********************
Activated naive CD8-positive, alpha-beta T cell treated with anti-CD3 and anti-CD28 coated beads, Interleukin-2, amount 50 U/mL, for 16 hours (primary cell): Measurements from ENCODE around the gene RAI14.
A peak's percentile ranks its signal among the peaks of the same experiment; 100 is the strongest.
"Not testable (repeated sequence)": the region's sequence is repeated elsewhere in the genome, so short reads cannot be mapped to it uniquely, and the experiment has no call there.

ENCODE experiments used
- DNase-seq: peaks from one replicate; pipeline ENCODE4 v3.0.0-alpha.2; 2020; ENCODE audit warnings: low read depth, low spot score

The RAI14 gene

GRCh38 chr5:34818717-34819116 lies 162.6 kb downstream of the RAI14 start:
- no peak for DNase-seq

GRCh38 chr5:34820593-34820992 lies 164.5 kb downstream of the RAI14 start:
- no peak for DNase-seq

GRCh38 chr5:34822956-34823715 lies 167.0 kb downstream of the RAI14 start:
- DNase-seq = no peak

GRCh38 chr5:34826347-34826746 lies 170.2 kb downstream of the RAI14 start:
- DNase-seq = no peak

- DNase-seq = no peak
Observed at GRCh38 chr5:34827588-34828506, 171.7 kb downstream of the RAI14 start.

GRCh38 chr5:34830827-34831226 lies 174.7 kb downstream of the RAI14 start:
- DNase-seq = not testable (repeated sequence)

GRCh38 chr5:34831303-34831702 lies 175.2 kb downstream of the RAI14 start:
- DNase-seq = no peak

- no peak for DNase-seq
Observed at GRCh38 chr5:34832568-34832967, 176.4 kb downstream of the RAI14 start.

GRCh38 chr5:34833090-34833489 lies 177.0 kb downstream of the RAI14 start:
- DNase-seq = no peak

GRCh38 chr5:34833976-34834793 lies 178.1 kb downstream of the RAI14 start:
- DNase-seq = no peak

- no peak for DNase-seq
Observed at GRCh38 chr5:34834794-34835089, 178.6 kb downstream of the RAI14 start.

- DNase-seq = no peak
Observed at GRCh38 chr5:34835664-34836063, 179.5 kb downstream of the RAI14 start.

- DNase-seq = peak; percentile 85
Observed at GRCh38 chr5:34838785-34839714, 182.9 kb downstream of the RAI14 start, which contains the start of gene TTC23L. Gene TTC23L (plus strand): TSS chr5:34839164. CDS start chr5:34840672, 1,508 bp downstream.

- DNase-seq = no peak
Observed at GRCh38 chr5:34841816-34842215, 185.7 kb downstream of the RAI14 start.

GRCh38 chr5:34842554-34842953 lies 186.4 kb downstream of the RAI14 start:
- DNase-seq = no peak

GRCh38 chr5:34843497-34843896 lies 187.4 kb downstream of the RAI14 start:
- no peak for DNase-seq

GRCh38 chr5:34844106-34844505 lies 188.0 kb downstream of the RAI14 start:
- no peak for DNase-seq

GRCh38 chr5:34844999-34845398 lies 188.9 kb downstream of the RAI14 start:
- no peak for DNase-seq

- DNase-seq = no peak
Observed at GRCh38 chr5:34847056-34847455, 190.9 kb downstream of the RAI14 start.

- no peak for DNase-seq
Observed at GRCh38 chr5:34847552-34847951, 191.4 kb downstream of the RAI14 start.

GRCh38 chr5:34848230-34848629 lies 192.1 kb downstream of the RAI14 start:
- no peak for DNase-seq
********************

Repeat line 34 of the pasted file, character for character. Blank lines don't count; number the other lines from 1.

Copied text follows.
Observed at GRCh38 chr5:34841816-34842215, 185.7 kb downstream of the RAI14 start.